Antislavery: The Crusade for Freedom in America

By Dwight Lowell Dumond | Go to book overview

Chapter 13
FREE NEGROES

There was once a disastrous fire in Savannah, and donations for relief poured in including $100 from Elihu Embree, editor of the Emancipator at Jonesboro, Tennesee. When he discovered that a $10,000 donation from New York City had been returned because the donors requested that Negroes share in the relief funds, he expressed amazement that a righteous God had not "destroyed its [ Savannah's] proud inhabitants with fire unquenchable!" Said he: "I am truly ashamed that they are human beings, as this act of theirs disgraces human nature...we can not suppose that having given to all men rational and immortal minds God intended the difference of color in our species, either as the brand of slavery or the title to oppression; we rather view it as a providential trial to our hearts; to prove what is in us."1 Embree was talking about race prejudice, which is an outward expression of inherent meanness and stupidity. It was a great obstacle to emancipation.

Some people, as we shall see, sought to escape the presence of a permanent Negro minority in the United States by persuading them to move out of the country, but the organized effort known as colonization came too late to succeed. Too many free Negroes already had proved their ability to live creatively and usefully as free and independent citizens. They had done it under the most adverse circumstances, so that only the blind could fail to realize their vast potential capacity for achievement. Moreover, the movement to abolish slavery and to give equal justice and opportunity to the Negro had gone too far by 1817 to be halted by prejudice. Few persons who favored colonization were honestly opposed to slavery. Holding a person in slavery because of his color and driving him out of the country because of his color were both oppression based on a belief in racial inequality. Antislavery people rejected the philosophy and opposed the oppression.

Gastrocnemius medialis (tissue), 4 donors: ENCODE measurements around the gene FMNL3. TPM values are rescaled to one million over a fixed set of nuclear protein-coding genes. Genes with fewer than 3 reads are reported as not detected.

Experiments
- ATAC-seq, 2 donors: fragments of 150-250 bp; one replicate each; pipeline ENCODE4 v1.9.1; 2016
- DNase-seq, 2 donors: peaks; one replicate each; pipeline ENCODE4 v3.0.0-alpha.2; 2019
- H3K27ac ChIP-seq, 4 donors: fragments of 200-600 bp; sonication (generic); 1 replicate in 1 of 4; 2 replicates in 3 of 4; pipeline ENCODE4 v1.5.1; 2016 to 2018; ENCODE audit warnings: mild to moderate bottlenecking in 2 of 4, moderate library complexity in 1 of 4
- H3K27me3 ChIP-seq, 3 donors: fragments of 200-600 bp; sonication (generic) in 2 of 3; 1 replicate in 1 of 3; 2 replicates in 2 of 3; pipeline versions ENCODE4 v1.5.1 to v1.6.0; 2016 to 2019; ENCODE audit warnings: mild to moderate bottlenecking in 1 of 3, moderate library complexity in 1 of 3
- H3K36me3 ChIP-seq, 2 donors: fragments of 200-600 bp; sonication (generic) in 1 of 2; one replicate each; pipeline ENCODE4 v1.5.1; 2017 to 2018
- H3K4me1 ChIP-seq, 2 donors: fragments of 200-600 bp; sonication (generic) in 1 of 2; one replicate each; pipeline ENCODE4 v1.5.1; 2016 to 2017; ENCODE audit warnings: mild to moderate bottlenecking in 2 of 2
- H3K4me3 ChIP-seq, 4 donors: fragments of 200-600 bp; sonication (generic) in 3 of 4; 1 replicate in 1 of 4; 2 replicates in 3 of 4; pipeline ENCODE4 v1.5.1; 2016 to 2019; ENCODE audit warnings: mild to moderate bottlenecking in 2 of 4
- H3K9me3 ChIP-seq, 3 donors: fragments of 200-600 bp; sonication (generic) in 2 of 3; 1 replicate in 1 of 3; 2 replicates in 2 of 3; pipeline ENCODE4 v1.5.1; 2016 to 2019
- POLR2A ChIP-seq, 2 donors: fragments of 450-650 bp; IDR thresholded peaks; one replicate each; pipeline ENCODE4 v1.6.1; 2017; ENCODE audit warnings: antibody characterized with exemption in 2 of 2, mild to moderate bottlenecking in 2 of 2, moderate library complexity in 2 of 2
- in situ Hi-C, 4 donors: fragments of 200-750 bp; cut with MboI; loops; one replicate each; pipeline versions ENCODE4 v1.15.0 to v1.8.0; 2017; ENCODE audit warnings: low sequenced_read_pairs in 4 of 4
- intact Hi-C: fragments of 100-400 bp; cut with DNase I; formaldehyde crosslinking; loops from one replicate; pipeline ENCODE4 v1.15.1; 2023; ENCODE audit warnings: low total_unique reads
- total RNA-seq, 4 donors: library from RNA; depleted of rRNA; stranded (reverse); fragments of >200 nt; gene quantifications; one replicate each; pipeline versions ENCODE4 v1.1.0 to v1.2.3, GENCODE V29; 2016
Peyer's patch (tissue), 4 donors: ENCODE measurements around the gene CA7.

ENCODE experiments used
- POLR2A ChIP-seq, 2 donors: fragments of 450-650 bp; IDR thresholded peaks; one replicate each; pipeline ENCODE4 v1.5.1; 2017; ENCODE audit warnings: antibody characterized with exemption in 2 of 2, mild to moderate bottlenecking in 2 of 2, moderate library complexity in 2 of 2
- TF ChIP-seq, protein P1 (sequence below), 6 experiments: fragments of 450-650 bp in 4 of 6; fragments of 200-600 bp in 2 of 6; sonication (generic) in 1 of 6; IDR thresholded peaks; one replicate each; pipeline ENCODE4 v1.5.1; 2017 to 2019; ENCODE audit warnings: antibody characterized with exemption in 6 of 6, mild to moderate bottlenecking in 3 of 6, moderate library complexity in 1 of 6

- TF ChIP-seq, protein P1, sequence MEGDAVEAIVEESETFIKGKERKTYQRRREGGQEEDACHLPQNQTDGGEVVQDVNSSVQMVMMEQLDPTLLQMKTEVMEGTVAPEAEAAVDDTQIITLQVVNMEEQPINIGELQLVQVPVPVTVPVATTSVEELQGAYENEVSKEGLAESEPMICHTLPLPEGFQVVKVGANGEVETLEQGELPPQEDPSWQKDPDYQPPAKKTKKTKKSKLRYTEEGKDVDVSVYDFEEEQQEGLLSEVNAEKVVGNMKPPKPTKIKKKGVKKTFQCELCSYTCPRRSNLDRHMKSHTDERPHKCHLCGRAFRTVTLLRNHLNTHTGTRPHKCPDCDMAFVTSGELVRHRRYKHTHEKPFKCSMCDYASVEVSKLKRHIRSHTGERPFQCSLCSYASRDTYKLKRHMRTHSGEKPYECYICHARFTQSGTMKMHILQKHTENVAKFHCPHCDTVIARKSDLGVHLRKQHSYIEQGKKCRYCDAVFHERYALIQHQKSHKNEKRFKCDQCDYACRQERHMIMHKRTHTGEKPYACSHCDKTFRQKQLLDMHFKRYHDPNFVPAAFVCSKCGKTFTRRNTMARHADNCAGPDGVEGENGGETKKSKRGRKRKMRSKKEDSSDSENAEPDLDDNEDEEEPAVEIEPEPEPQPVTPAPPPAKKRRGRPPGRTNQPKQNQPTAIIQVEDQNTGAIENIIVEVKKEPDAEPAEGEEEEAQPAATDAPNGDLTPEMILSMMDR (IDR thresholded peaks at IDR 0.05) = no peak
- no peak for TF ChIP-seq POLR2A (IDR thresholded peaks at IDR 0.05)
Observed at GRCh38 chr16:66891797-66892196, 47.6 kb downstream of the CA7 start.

The entire group of Pennsylvanians -- Franklin, Woolman, Benezet, and others -- spent more time, money and energy helping the free Negroes than in trying to persuade other people to free their slaves. The American Convention was composed of state organizations that did little more than assist slaves legally entitled to freedom and educate, train, and protect free Negroes. Franklin wanted a national program of that sort. Time after time slaveholders were urged to modify the system of slavery by some program of education, religious instruction, agricultural peonage, and so forth, and there can be no question but the full resources of the country could have been thrown into such a program at any time after the Revolution. Organized antislavery men and individuals always sought to ameliorate the condition of slaves, to protect the free Negro before the law, to raise his standard of living, to provide social justice.

There is, of course, a vast distinction, as we shall see, between political privileges, civil rights, and social justice. Avoiding all entanglement in a lengthy discussion of citizenship -- British, Colonial, and United States -- we can still make several statements of fact not open to successful refutation. Free Negroes, born in the colonies, were

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